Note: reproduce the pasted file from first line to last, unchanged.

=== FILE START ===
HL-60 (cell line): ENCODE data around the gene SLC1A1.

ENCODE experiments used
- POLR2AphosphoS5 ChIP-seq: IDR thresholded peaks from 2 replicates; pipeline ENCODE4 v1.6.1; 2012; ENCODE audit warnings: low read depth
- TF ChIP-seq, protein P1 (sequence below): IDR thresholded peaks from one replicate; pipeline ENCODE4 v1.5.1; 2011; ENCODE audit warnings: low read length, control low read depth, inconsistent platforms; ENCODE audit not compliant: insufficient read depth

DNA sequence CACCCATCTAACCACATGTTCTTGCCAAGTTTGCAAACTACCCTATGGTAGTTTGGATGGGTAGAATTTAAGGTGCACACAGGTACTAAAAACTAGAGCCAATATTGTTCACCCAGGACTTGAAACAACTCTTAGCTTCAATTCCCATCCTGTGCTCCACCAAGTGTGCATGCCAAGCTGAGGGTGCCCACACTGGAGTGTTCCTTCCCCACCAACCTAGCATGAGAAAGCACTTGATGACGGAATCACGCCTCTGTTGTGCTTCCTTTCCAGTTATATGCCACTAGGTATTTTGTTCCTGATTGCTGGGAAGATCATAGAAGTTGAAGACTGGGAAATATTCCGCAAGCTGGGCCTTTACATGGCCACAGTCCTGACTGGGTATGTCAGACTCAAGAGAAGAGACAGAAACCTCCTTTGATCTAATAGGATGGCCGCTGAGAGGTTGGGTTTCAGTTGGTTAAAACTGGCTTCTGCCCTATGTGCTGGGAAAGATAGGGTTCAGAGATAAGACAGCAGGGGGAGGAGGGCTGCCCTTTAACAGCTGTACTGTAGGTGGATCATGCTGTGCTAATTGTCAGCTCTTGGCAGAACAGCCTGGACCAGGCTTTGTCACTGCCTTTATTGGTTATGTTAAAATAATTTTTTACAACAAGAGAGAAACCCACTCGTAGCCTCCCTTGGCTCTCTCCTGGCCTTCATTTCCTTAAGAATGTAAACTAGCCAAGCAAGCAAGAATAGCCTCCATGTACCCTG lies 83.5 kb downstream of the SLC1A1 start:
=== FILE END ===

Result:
HL-60 (cell line): ENCODE data around the gene SLC1A1.

ENCODE experiments used
- POLR2AphosphoS5 ChIP-seq: IDR thresholded peaks from 2 replicates; pipeline ENCODE4 v1.6.1; 2012; ENCODE audit warnings: low read depth
- TF ChIP-seq, protein P1 (sequence below): IDR thresholded peaks from one replicate; pipeline ENCODE4 v1.5.1; 2011; ENCODE audit warnings: low read length, control low read depth, inconsistent platforms; ENCODE audit not compliant: insufficient read depth

DNA sequence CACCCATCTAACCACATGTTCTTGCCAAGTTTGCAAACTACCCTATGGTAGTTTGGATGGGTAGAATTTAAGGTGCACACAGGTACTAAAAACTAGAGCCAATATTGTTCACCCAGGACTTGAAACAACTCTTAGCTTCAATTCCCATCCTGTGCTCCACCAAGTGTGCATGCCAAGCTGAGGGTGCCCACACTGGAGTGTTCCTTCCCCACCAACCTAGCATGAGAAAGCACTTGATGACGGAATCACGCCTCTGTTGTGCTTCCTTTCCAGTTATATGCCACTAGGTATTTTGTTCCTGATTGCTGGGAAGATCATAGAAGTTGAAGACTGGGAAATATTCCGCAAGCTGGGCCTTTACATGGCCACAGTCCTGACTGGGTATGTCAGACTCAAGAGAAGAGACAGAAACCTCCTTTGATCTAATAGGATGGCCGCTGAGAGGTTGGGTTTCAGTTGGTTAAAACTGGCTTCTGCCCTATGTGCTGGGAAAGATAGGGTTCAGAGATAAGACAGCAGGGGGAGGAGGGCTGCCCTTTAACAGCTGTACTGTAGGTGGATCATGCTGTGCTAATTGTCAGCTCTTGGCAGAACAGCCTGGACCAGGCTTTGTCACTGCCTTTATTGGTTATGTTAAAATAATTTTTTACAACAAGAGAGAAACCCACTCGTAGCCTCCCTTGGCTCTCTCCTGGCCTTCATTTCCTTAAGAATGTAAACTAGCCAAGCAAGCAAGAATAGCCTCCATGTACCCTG lies 83.5 kb downstream of the SLC1A1 start: